Some of you remember the 1950s. The majority of the U.S. population does not. They weren’t born yet. For some, the most vivid memory of their past is of the U.S. landing on the moon in the summer of 1969. For others, it is the Challenger explosion in 1986 or the 9/11 attack in 2001.
For me, the 1950s bring back memories of intact families. I grew up in Renton, where my mother stayed home and raised my brothers and me while my dad took a bus each day to work in Seattle. There was no I-5, SR 167, or I-405. Those would have to wait until the 1960s when President Dwight Eisenhower convinced Congress to create the Interstate Highway System we have today.
There were a lot fewer people living in Washington state then, only 2.5 million. Today Washington has nearly 7.5 million residents. The sheer number has changed how we live today. We are a lot more prosperous, but also a lot poorer.
My brothers and I would go out to play with our friends and be gone all day. My mother would summon us home with a police whistle. There was no worry of sexual predators or children getting involved with drugs. They were not an issue in my world.
I got my first bike at age 10. No one wore safety helmets. I had coaster brakes that worked by pushing on the back pedal. The bike cost $25.
My father was a college-educated electrical engineer who brought in living wage. We weren’t rich, nor were we poor. Occasionally we would go out to eat. I remember a drive-in restaurant in Renton where we would be served in our car by girls on roller skates bringing us our meals on real plates with real stainless steel utensils. Trays were attached to the windows of cars. Later, McDonald’s changed all that with 25 cent hamburgers, French fries and milkshakes, all served in cardboard and paper. At the time, I only vaguely noticed the change.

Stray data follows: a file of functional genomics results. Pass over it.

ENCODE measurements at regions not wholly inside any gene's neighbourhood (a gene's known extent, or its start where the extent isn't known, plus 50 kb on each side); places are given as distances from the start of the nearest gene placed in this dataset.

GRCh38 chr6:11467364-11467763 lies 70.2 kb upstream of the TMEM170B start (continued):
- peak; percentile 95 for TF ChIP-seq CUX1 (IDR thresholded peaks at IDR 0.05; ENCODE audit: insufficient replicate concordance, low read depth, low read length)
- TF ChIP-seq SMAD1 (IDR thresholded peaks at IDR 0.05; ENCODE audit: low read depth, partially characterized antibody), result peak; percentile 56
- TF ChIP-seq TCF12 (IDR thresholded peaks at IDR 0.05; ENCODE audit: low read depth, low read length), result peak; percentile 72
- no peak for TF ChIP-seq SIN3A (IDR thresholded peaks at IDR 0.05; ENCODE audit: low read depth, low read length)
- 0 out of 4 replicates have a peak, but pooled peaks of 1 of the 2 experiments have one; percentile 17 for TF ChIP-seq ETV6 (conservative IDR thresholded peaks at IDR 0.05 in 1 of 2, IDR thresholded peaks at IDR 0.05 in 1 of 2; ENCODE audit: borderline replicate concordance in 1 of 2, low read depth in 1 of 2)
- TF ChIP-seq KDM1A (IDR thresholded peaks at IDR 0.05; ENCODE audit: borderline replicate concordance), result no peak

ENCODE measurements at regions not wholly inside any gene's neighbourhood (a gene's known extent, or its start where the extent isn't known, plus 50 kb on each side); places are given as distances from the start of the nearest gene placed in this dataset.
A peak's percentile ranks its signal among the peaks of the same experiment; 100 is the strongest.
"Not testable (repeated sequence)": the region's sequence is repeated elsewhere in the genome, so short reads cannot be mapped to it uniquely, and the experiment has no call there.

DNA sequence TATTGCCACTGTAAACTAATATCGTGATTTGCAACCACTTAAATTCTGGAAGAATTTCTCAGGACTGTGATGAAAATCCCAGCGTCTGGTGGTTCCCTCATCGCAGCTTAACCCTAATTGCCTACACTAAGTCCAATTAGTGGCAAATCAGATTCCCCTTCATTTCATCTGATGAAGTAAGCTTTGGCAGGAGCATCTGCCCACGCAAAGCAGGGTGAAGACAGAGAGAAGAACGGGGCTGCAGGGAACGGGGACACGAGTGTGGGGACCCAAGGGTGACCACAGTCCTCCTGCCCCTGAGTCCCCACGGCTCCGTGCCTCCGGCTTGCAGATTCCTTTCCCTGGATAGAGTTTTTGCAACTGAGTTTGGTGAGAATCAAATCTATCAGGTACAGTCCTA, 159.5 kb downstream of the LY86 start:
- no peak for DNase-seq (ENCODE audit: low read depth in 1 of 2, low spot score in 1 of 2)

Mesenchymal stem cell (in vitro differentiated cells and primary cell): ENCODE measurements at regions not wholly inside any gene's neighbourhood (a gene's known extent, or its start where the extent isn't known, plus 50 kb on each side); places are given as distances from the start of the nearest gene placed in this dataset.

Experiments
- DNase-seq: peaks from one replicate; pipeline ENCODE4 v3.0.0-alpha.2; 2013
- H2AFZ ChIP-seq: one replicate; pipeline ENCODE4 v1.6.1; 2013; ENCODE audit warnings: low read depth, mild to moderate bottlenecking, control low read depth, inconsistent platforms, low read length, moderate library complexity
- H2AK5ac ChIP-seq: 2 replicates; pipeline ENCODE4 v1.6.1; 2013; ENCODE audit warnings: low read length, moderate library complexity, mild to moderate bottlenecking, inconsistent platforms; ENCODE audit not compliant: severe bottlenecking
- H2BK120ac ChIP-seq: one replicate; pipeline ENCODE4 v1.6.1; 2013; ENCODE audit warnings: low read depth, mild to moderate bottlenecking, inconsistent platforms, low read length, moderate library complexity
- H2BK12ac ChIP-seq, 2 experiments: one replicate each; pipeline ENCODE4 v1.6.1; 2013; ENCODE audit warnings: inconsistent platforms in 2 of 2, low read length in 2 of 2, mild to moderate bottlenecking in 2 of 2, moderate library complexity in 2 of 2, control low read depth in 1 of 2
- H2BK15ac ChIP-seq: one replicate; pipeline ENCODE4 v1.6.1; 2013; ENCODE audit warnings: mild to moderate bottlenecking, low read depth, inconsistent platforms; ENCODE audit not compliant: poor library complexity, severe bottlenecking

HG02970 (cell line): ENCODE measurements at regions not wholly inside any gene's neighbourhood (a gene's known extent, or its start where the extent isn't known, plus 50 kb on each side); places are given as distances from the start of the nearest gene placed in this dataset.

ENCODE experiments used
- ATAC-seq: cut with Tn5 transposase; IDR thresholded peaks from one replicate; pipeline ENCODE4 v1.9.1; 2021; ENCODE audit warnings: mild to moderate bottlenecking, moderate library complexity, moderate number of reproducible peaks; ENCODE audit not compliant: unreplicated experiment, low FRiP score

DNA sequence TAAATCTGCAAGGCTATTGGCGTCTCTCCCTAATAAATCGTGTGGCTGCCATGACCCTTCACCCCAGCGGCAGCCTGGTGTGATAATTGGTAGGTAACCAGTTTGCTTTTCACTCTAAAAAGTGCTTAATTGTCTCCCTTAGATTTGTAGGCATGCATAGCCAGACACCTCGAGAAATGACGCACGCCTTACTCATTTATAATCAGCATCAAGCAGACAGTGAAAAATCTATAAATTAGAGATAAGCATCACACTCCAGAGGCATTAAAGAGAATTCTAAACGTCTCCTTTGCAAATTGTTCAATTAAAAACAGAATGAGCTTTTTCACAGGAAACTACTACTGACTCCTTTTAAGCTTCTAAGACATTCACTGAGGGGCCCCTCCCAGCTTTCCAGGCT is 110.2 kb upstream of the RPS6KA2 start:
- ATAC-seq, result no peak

We had one car, a Kaiser sedan. Our house had a one car-garage. I can’t remember anyone with a two-car garage. There were no seat belts and no airbags. Sometimes, on long trips I would sleep on the ledge in the back of our car, thinking nothing of the potential danger if my dad had to stop suddenly. No one else was much concerned about safety then, either.
I don’t remember race being an issue until one of my neighbor friends moved to Little Rock, Arkansas. He sent me newspaper clippings of the integration of Central High School by nine black honor students. I had trouble understanding what the issue was about.
My entire elementary school was made up of whites, although there were lots of Italian kids and families on my block. They would buy a live kid goat for their Easter dinner. We kids would play with it, then the father would kill it and throw the head and the carcass over the cliff behind the house into the bramble-berries below.
There was fear of a nuclear war with the Soviets. We had air raid drills where we got under our desks. There was also talk of black limousines taking us to a safe place in case of a nuclear war.
It was all strange and unrealistic in retrospect.
Men didn’t share their feelings. It was taboo. They were supposed to be strong and silent about their fears and thoughts. When I was in my 40s, I visited my father’s sister and her daughter, my cousin. My father had died when I was 22. They noted that my father loved me. I started to cry, and I didn’t know why. Only in retrospect did I realize that my father loved me. I tell my kids and grandkids I love them all the time.
My first memory of an earth-shattering event was the launch of Sputnik in 1957. The school system geared up to compete with the Soviets and, in the process, made learning more difficult because they used college-level language which we were too young to understand.
As with many governmental decisions over the years, it was an overreaction. We are living in such a time of fear again, although not a fear of communism. Today our fear is of immigrants and that the white race will lose its dominance in a multiracial and multicultural nation.
We will experience scarring but we will survive, as we did in the 1950s.